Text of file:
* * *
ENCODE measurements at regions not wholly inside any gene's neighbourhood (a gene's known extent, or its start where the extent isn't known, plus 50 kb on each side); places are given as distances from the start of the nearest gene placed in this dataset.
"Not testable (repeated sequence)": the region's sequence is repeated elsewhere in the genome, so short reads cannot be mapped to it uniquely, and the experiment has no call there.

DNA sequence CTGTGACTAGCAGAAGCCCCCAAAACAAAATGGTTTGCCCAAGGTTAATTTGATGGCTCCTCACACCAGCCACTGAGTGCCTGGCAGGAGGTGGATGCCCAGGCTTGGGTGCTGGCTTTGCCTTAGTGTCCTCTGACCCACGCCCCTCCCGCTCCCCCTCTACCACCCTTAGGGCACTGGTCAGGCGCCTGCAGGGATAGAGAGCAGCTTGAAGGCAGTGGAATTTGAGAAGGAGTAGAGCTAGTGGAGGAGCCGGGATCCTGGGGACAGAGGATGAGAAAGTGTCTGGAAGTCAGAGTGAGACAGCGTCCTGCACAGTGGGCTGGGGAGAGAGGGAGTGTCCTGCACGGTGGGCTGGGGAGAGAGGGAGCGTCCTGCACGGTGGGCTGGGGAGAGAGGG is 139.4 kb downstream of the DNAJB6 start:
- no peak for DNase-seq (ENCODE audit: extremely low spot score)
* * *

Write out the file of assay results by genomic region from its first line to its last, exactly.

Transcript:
ENCODE measurements at regions not wholly inside any gene's neighbourhood (a gene's known extent, or its start where the extent isn't known, plus 50 kb on each side); places are given as distances from the start of the nearest gene placed in this dataset.
"Not testable (repeated sequence)": the region's sequence is repeated elsewhere in the genome, so short reads cannot be mapped to it uniquely, and the experiment has no call there.

DNA sequence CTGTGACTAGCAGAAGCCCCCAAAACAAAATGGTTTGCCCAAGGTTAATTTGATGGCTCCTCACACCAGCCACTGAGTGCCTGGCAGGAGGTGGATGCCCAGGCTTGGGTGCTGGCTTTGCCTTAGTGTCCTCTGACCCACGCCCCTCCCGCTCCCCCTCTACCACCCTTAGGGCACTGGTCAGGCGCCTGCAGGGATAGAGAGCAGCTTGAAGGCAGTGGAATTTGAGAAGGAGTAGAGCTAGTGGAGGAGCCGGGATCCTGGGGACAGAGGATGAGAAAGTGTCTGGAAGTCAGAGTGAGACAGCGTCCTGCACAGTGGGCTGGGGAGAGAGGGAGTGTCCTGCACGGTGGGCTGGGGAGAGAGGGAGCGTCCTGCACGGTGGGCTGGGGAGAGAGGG is 139.4 kb downstream of the DNAJB6 start:
- no peak for DNase-seq (ENCODE audit: extremely low spot score)